Non-binary student banned from prom for wearing suit instead of dress

A nonbinary student in Nashville, Tenn. was banned from their senior prom because they wore a suit, rather than a dress. Instagram @bdh014

Prom is supposed to be special for every student, but one high school senior from Nashville, Tenn., was left out entirely when they were refused entry for wearing a suit rather than a dress.

B Hayes, an 18-year-old, non-binary student at Nashville Christian School, said the school’s dress code disallowed them from wearing the all-black suit they arrived in at the event.

Hayes, who uses they/he pronouns, shared a photo of themselves standing outside the prom venue holding a sign that reads: “They wouldn’t let me in because I’m in a suit.”

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In the photo’s caption, Hayes wrote: “My senior prom was today and i wasn’t allowed in the doors because i was wearing a suit. i should not have to conform to femininity to attend my senior prom. i will not compromise who i am to fit in a box. who are you to tell us what it means to be a woman?”

The photo, posted to Instagram on April 23, has since gone viral and triggered a mass wave of admiration for Hayes over their protest of the school’s dress code.

Nashville Christian School provided a statement to NPR claiming the school “has established dress requirements for daily school attendance and at our special events. All students and families are aware of and sign an agreement to these guidelines when they enroll.”

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The school claimed the “expectations regarding appropriate prom attire were communicated to this student and the student’s family in advance of the prom.”

“While we certainly respect a student’s right to disagree, all of our students know from our school handbook that when they do not follow such expectations at school-sponsored events, they may be asked to leave.”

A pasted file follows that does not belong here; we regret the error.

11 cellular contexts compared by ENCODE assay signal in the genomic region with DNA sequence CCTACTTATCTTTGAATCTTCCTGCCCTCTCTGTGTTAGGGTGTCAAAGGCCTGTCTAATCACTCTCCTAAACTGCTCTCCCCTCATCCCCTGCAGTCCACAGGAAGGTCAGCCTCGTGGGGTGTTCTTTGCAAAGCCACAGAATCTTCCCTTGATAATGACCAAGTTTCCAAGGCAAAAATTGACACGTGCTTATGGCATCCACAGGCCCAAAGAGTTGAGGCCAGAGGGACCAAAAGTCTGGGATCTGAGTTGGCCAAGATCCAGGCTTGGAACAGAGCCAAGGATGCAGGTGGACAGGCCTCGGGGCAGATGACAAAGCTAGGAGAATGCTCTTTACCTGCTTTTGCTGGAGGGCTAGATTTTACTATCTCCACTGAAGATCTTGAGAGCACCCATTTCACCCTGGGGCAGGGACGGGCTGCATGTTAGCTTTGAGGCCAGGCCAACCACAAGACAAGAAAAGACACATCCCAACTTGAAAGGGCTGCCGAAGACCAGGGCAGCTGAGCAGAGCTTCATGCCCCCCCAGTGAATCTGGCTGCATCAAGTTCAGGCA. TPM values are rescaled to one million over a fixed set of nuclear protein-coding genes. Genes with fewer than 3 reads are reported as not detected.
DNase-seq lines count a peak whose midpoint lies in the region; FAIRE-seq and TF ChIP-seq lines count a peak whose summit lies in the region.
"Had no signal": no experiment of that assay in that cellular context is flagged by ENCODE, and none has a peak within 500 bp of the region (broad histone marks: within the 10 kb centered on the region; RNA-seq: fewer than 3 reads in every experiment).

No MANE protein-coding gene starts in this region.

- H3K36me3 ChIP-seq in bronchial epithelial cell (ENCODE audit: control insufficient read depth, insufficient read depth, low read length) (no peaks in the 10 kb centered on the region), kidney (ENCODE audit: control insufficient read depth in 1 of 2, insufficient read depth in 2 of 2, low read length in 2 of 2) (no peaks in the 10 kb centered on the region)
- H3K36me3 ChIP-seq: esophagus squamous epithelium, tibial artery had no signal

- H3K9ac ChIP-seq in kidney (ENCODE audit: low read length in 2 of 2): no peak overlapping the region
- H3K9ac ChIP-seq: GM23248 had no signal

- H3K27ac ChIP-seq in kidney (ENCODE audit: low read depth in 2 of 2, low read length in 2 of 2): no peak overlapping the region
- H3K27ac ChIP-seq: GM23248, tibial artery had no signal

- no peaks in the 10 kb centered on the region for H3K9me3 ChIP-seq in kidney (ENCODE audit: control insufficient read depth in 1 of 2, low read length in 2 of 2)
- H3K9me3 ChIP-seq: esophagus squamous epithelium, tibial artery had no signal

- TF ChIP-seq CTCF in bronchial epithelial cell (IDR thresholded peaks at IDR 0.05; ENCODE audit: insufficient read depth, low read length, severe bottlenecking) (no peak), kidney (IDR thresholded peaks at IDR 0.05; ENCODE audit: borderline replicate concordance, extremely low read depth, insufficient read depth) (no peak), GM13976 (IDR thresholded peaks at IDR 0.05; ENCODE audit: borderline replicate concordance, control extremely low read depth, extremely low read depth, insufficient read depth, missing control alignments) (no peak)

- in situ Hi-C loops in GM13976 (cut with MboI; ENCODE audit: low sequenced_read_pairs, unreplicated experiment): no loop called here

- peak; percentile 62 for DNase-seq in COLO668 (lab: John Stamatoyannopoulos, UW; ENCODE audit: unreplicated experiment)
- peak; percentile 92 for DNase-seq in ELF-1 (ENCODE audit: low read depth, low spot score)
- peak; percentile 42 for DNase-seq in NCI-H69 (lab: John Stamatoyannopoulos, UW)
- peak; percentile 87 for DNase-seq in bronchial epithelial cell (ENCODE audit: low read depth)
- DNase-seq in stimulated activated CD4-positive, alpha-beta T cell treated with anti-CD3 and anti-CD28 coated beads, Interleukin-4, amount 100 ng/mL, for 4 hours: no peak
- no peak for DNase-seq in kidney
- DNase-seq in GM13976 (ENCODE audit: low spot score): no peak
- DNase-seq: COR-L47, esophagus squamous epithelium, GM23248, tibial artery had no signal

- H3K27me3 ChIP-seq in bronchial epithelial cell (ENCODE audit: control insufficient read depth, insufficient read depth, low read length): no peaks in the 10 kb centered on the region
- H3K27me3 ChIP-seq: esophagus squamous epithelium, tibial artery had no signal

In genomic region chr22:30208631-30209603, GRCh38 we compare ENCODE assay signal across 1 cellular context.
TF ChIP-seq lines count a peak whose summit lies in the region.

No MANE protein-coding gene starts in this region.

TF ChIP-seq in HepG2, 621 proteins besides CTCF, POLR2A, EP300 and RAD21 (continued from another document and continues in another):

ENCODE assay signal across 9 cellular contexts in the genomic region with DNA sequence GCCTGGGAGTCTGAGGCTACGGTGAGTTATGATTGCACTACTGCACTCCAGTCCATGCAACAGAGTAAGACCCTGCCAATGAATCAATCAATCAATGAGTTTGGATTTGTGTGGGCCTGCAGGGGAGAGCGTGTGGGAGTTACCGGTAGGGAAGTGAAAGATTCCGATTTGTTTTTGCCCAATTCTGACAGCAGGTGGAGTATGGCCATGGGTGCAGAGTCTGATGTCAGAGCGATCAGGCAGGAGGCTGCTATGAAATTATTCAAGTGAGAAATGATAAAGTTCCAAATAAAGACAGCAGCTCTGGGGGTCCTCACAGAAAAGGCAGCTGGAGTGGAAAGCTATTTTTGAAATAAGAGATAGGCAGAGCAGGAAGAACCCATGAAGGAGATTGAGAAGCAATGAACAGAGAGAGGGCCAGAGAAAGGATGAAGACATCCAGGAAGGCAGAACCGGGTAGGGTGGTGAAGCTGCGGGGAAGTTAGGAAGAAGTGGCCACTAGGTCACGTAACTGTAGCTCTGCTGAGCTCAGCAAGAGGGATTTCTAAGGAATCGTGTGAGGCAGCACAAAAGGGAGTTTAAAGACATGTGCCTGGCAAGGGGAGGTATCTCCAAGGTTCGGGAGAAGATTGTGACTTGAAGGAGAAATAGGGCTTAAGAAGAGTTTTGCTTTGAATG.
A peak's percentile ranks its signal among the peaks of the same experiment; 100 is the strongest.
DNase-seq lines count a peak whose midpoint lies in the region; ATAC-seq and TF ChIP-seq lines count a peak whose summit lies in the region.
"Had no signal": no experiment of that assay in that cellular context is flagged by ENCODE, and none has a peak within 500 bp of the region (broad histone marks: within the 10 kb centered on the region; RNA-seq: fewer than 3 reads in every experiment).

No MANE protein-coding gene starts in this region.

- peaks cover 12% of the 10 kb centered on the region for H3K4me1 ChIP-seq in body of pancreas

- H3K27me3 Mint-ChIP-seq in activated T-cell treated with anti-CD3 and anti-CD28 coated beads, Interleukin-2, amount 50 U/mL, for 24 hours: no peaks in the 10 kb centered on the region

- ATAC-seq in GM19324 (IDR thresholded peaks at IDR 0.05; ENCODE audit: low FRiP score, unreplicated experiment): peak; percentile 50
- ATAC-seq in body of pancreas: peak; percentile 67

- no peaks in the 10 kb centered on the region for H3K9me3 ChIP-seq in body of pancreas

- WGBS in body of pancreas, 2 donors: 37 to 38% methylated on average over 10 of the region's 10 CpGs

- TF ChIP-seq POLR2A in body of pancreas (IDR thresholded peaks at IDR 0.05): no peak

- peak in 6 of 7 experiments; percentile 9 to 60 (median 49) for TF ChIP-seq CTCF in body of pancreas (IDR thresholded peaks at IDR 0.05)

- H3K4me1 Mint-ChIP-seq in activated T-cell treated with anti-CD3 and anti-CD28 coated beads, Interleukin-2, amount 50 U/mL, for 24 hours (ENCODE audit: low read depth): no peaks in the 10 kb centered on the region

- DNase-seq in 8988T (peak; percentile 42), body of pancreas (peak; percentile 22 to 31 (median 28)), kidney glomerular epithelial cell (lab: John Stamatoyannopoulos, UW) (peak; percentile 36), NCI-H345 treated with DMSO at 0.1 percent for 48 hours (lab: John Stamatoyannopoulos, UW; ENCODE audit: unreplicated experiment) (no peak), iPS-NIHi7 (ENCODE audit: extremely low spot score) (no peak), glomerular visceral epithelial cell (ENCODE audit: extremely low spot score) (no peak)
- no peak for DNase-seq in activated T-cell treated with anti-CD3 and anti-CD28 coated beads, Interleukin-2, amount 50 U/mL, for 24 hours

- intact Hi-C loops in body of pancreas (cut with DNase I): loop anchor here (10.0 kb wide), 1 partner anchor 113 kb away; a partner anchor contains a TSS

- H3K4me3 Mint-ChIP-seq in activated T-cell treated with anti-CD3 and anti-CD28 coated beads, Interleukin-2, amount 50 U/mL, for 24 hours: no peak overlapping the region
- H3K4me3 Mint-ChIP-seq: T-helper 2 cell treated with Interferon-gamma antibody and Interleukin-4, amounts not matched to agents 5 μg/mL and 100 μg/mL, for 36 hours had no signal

As per the Nashville Christian School handbook from the 2022-2023 school year, there are strict dress codes for “gentlemen” and “ladies” in the student body. Under the school’s code of conduct, the organization even provides definition for identity and identity expression.

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“God created us as male or female, and we will live consistently with the gender God chose for us,” the school wrote in the student handbook. “These two different, complementary genders together reflect the image and nature of God.”

The student handbook also forbids event-goers from taking a date of the same gender or sex.

“It’s been amazing to see so many people share, like and comment on my post. I never imagined it would get this amount of attention,” Hayes told the Washington Post in an email.

The post especially caught the attention of a Nashville woman who was moved by Hayes’ story and wanted to help. As a co-owner of a local music venue, AB Hillsboro Village, Marcie Allen Van Mol suggested Hayes have a separate prom there.

“It just really upset me that this child was not allowed to attend their prom because they weren’t wearing a dress. It is that simple of an issue. And it’s not OK,” Van Mol told NPR. “When we saw this we felt that it was really important to step up and use our platform to create a safe place for B to celebrate their prom.”

Van Mol put out a local call for help. The reaction was explosive.

Several vendors in the area agreed to pitch in for everything from decor to a photo booth and music. R&B artist Tone Stith agreed to perform at the private prom, which will host Hayes and 25 of their friends.

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Van Mol also created a GoFundMe page to help fund the reclaimed prom, which as of this writing, has garnered over US$28,500. Any capital left over from the donations will be given to the charities Inclusion Tennessee and Oasis Center, which Hayes selected personally.

Van Mol met with Hayes on Tuesday and shared a photo to Instagram.

“We were able to meet B in person today, and now we’re even more pumped to do this for them! What an amazing human,” she wrote.

She thanked all those who donated to the GoFundMe page, writing, “We love that we are able to support so many small, local businesses in this wonderful event.”

“Knowing that not only the Nashville community is behind me but people all over the country are supporting the issue is incredible to see,” Hayes told the Washington Post in an email. “I hope the awareness can bring about positive change and that more students in the future feel strong enough to stand up for freedom of expression.”

For now, though, Hayes just hopes to enjoy the rest of their senior year.

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